Background: Velopharyngeal insufficiency occurs in 5 to 20 percent of children following repair of a cleft palate. The pharyngeal flap is the traditional secondary procedure for correcting velopharyngeal insufficiency; however, because of perceived complications, alternative techniques have become popular. The authors' purpose was to assess a single surgeon's long-term experience with a tailored superiorly based pharyngeal flap to correct velopharyngeal insufficiency in nonsyndromic patients with a repaired cleft palate.
Methods: The authors reviewed the records of all children who underwent a pharyngeal flap performed by the senior author (J.B.M.) between 1981 and 2008. The authors evaluated age of repair, perceptual speech outcome, need for a secondary operation, and complications. Success was defined as normal or borderline sufficient velopharyngeal function. Failure was defined as borderline insufficiency or severe velopharyngeal insufficiency with recommendation for another procedure.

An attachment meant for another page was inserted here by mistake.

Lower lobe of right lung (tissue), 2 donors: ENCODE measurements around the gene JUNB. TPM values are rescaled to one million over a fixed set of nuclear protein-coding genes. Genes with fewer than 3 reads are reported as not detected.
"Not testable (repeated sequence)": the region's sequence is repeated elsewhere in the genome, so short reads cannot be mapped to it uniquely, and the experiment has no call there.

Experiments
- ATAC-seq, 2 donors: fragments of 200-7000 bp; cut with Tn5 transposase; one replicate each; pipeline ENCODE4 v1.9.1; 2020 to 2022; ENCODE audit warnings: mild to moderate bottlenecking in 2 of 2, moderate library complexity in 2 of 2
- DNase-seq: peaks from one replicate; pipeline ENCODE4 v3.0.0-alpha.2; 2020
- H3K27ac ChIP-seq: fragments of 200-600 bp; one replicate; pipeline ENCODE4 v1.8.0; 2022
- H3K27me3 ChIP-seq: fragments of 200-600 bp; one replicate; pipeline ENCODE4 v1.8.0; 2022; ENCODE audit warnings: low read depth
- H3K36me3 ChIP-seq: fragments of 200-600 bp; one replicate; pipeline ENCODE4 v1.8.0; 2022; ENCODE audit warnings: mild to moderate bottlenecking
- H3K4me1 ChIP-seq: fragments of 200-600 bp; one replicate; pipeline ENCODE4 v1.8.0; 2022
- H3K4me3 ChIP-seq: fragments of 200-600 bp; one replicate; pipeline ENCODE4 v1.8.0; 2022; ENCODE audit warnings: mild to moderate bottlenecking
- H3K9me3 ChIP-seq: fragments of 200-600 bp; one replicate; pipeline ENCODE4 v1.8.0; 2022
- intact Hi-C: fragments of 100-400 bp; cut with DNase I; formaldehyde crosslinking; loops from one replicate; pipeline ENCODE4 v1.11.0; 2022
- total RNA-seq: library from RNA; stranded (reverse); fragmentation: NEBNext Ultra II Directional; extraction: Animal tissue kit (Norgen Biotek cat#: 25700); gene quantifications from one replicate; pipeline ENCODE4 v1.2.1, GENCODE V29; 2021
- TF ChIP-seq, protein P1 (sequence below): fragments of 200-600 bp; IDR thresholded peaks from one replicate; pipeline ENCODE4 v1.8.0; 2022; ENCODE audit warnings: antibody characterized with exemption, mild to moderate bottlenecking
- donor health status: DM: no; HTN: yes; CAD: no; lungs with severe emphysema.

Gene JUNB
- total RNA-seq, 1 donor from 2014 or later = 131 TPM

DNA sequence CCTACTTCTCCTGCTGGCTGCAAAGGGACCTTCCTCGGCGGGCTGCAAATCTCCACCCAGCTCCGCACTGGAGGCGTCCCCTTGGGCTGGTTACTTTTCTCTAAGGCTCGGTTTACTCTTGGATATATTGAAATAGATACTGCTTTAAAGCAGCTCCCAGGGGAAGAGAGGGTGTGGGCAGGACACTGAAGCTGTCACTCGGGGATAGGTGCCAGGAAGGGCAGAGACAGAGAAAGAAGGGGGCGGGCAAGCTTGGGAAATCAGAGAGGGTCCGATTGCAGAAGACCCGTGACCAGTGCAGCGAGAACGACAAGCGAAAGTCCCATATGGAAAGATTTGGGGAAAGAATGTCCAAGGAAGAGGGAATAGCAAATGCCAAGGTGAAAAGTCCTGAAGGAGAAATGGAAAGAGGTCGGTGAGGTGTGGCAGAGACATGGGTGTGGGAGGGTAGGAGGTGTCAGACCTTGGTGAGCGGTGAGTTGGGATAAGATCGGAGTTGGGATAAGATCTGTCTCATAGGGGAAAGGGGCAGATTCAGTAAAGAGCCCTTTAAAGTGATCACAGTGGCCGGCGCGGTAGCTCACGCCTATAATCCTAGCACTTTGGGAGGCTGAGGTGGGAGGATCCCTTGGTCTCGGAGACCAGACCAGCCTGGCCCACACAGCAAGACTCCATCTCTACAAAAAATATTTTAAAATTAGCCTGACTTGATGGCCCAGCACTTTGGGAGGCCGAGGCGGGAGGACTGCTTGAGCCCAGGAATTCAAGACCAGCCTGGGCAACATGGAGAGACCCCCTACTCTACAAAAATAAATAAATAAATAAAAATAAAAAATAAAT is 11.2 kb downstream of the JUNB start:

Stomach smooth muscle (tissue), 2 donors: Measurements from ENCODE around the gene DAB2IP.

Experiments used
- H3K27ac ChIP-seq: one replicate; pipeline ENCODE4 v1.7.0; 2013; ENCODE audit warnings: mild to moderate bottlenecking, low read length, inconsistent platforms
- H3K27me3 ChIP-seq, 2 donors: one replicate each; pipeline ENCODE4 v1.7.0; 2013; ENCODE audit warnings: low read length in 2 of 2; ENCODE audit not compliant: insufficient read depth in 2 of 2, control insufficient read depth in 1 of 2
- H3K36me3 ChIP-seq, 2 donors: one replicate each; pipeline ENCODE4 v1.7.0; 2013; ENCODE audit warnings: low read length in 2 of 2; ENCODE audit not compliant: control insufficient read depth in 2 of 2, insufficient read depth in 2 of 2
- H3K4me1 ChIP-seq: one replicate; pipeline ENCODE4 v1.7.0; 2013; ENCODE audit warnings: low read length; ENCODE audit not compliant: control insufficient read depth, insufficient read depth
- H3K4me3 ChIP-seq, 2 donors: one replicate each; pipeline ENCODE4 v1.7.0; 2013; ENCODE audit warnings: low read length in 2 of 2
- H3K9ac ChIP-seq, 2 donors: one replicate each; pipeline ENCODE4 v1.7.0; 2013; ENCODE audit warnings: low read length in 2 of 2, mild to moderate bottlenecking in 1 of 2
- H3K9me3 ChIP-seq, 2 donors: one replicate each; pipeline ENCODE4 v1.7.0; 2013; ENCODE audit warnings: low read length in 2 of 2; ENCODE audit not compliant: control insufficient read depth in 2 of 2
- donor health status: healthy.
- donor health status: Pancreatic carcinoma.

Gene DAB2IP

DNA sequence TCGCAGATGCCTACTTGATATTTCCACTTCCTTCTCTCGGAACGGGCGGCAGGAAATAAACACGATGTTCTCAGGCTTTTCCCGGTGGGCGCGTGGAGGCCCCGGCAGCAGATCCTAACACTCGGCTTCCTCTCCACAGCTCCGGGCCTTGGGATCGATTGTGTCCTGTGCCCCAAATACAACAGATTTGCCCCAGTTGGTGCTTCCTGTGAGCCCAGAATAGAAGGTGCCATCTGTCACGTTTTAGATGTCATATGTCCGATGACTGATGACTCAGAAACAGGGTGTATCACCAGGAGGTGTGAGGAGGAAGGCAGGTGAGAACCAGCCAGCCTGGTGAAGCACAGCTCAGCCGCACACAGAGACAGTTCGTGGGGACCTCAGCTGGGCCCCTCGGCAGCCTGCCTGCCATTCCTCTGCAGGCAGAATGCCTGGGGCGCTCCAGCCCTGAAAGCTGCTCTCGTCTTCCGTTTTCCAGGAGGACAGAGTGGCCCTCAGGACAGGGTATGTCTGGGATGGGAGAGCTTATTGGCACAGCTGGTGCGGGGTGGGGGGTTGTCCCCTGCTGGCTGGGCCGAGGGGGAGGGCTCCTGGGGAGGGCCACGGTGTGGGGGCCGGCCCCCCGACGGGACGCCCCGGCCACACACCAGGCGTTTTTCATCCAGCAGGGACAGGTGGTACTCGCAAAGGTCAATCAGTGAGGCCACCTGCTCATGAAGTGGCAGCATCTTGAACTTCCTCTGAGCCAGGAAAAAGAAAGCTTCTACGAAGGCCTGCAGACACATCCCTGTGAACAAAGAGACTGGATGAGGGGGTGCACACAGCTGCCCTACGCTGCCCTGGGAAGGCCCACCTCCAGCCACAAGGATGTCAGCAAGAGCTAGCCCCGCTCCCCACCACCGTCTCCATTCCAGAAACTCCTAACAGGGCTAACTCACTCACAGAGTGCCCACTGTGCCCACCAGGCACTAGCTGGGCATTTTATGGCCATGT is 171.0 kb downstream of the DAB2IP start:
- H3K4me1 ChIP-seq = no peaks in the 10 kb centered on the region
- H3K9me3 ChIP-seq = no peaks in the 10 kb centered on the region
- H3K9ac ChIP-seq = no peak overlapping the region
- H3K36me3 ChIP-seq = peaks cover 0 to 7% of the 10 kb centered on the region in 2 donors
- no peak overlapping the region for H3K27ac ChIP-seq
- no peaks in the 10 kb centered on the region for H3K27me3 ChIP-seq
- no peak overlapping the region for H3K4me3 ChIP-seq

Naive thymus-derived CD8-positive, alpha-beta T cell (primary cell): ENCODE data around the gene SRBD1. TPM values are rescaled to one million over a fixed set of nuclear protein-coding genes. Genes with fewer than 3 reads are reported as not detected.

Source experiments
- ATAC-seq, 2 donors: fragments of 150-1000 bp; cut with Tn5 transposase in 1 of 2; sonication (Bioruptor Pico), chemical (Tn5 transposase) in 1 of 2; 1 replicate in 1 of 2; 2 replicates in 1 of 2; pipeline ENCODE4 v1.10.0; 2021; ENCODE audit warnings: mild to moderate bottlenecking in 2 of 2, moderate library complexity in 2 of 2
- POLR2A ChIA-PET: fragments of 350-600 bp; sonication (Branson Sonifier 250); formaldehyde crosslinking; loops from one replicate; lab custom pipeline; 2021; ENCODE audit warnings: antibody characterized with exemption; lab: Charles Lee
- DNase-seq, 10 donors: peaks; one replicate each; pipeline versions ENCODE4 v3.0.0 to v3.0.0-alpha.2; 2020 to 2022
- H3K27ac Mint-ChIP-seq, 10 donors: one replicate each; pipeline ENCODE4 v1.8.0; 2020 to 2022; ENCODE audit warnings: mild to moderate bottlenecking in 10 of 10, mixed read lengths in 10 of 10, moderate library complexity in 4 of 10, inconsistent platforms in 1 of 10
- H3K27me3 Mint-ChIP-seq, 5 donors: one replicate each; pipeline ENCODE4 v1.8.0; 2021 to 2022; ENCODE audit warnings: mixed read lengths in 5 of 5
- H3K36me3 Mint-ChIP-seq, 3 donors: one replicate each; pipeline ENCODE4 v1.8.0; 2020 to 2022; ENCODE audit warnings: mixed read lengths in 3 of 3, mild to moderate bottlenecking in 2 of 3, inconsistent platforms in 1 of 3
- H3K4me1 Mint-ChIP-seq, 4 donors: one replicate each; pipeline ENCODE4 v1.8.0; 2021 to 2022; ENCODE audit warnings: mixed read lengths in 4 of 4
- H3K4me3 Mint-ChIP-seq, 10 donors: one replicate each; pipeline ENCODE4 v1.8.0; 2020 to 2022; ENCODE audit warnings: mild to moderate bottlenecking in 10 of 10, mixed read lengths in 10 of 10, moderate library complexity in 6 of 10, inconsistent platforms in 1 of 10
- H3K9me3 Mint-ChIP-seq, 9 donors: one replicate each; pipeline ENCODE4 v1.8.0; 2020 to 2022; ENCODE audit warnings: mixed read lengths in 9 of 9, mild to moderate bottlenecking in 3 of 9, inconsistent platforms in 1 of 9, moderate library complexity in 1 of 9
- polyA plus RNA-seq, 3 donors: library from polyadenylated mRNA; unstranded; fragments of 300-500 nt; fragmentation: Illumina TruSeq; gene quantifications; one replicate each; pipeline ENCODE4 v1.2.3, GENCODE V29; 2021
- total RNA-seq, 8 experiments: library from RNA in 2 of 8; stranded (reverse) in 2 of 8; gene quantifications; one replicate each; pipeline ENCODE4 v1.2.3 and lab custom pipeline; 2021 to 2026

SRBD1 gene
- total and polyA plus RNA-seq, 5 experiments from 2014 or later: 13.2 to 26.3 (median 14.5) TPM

Results: The authors identified 104 nonsyndromic patients who required a pharyngeal flap following cleft palate repair. The mean age at pharyngeal flap surgery was 8.6 ± 4.9 years. Postoperative speech results were available for 79 patients. Operative success with normal or borderline sufficient velopharyngeal function was achieved in 77 patients (97 percent). Obstructive sleep apnea was documented in two patients.
Conclusion: The tailored superiorly based pharyngeal flap is highly successful in correcting velopharyngeal insufficiency, with a low risk of complication, in nonsyndromic patients with repaired cleft palate.